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Advances in Preventive Medicine
Volume 2013 (2013), Article ID 190190, 9 pages
Research Article

North-South Corridor Demonstration Project: Ethical and Logistical Challenges in the Design of a Demonstration Study of Early Antiretroviral Treatment for Long Distance Truck Drivers along a Transport Corridor through South Africa, Zimbabwe, and Zambia

1Department of Global Health, Academic Medical Center, University of Amsterdam & Amsterdam Institute for Global Health and Development, Trinity Buildings, Building C, Pietersbergweg 17, P.O. Box 22700, 1100 DE Amsterdam, The Netherlands
2Wits Reproductive Health and HIV Institute, The University of the Witwatersrand, South Africa

Received 7 October 2012; Revised 6 February 2013; Accepted 1 March 2013

Academic Editor: Marie-Claude Boily

Copyright © 2013 G. B. Gomez et al. This is an open access article distributed under the Creative Commons Attribution License, which permits unrestricted use, distribution, and reproduction in any medium, provided the original work is properly cited.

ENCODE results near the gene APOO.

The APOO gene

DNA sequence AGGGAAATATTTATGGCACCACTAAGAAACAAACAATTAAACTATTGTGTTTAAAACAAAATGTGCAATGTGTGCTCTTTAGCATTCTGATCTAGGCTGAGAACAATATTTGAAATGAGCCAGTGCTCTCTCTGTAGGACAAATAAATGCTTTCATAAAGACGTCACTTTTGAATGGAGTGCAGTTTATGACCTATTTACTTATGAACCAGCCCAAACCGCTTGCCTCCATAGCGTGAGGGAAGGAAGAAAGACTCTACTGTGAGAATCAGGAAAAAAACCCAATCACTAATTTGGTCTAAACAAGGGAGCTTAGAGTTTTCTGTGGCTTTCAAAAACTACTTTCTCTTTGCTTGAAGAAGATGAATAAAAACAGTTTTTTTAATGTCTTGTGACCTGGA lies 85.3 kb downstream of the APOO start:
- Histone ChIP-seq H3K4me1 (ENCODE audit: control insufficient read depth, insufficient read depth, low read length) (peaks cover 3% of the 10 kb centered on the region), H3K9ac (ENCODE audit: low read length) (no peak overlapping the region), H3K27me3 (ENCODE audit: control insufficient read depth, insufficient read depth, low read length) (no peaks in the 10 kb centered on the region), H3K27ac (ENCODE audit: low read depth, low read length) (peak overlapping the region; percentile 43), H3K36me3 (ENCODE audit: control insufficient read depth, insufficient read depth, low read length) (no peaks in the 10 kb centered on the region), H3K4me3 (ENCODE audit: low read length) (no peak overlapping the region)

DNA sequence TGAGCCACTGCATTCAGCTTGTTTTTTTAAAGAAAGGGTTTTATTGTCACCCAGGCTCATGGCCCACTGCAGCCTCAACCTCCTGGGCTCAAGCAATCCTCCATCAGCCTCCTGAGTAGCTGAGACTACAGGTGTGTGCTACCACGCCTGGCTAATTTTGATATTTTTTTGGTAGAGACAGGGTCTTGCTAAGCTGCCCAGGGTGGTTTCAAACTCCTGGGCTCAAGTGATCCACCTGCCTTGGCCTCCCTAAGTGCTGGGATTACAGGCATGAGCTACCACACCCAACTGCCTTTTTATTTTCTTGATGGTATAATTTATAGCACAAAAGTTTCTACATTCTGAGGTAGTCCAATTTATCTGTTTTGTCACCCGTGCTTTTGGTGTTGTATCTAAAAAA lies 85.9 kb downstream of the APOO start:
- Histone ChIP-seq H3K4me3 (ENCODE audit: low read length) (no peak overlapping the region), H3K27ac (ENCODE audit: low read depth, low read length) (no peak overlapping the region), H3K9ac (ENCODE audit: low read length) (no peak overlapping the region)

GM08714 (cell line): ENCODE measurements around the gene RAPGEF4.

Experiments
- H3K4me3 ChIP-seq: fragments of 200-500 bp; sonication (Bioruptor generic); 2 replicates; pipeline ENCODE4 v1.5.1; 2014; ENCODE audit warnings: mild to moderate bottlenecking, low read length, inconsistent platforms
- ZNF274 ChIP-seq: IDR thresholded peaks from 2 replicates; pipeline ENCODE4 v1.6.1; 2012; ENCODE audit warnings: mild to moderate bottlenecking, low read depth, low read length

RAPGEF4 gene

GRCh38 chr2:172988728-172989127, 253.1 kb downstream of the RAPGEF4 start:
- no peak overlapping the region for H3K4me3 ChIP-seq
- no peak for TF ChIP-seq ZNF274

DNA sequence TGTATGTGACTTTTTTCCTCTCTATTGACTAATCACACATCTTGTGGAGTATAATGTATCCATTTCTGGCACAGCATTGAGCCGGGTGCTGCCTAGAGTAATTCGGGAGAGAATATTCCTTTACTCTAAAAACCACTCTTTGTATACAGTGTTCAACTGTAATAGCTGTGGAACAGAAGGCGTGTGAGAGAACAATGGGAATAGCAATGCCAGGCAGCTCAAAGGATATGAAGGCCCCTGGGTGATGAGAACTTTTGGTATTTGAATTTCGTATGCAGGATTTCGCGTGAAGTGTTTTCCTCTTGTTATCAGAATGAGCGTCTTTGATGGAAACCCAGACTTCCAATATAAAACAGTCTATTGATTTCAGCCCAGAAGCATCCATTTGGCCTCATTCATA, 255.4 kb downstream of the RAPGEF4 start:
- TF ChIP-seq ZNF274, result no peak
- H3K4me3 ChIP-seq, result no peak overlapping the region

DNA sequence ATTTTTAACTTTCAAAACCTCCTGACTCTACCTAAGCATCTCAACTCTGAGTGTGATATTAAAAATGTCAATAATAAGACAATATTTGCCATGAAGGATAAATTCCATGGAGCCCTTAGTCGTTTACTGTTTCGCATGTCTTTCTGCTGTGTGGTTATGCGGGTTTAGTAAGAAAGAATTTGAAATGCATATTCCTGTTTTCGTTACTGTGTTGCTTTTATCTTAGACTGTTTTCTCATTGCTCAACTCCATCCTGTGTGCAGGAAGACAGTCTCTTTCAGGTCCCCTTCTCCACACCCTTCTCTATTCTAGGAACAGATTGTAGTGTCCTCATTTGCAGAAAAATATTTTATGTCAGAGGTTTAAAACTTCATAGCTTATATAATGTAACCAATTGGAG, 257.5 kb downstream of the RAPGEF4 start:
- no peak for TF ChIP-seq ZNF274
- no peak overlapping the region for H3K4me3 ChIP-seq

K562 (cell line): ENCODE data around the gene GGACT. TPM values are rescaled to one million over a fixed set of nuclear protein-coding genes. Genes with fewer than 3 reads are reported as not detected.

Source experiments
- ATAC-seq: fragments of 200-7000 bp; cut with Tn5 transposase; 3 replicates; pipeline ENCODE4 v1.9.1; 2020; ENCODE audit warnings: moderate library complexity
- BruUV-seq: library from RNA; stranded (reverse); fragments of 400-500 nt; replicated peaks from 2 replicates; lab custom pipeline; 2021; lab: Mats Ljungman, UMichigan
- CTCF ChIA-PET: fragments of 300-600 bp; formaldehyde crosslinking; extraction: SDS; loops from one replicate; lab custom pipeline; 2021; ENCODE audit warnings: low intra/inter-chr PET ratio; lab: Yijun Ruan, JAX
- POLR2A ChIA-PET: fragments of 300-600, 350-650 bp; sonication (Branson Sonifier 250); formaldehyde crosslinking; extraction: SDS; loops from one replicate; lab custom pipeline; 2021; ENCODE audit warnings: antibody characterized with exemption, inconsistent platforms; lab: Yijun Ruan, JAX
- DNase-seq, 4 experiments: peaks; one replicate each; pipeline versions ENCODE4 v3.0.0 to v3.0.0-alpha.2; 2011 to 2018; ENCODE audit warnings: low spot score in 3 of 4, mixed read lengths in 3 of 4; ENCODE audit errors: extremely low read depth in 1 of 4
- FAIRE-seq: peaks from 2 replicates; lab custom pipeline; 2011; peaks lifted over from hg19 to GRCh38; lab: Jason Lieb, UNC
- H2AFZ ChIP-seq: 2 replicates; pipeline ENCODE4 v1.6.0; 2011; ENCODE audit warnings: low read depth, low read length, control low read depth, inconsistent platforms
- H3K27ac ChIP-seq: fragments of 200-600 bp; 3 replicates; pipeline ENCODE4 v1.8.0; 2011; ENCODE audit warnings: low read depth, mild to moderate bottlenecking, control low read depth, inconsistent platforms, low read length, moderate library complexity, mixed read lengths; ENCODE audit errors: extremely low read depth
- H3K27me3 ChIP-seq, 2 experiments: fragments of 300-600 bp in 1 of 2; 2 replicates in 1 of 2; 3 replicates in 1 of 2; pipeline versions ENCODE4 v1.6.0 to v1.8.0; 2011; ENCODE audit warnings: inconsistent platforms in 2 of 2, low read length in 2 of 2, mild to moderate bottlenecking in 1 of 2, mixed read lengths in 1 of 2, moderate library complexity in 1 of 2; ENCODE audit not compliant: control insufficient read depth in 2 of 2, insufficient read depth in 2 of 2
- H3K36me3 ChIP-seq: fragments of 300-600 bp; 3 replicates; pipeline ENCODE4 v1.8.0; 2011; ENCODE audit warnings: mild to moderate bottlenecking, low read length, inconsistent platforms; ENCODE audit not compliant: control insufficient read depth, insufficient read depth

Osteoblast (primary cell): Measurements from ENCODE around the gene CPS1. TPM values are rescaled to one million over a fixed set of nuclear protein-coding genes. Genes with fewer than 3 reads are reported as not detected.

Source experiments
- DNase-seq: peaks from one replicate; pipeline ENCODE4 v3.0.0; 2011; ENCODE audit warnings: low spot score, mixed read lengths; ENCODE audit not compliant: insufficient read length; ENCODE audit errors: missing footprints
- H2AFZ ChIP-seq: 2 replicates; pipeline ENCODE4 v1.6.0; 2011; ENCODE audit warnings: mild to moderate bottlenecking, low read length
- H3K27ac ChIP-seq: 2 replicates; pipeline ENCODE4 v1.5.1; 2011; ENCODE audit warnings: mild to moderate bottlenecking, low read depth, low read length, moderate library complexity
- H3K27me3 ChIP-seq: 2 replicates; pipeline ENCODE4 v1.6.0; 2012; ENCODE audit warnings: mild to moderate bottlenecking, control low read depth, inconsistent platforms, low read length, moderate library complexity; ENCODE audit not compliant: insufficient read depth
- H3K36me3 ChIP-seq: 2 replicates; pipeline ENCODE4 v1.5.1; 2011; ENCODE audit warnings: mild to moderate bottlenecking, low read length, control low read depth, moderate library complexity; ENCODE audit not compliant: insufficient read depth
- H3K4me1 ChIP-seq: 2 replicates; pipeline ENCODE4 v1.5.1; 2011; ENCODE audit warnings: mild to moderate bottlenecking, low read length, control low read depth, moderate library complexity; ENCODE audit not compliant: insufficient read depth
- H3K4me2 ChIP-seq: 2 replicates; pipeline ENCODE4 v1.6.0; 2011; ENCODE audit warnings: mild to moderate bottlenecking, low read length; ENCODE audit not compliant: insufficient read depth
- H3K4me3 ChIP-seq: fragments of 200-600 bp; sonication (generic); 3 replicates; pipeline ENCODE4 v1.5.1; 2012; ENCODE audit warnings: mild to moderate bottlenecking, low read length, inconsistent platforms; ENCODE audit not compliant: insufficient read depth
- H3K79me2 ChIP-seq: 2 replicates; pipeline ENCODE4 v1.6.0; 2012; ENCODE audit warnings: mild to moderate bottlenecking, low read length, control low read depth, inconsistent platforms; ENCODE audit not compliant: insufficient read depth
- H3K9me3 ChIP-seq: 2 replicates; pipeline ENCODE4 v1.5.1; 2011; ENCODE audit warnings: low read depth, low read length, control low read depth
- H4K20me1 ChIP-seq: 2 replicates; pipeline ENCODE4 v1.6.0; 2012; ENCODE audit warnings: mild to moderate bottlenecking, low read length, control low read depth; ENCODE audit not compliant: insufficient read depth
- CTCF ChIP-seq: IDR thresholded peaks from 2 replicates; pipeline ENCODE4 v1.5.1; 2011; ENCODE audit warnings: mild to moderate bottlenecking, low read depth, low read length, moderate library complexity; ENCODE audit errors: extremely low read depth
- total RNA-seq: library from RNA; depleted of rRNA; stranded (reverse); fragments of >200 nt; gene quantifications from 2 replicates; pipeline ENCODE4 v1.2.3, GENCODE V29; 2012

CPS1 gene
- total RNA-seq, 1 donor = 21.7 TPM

Background. Long-distance truck drivers are at risk of acquiring and transmitting HIV and have suboptimal access to care. New HIV prevention strategies using antiretroviral drugs to reduce transmission risk (early antiretroviral therapy (ART) at CD4 count >350 cells/μL) have shown efficacy in clinical trials. Demonstration projects are needed to evaluate “real world” programme effectiveness. We present the protocol for a demonstration study to evaluate the feasibility, acceptability, and cost of an early ART intervention for HIV-positive truck drivers along a transport corridor across South Africa, Zimbabwe, and Zambia, as part of an enhanced strategy to improve treatment adherence and retention in care. Methods and Analysis. This demonstration study would follow an observational cohort of truck drivers receiving early treatment. Our mixed methods approach includes quantitative, qualitative, and economic analyses. Key ethical and logistical issues are discussed (i.e., choice of drug regimen, recruitment of participants, and monitoring of adherence, behavioural changes, and adverse events). Conclusion. Questions specific to the design of tailored early ART programmes are amenable to operational research approaches but present substantial ethical and logistical challenges. Addressing these in demonstration projects can inform policy decisions regarding strategies to reduce health inequalities in access to HIV prevention and treatment programmes.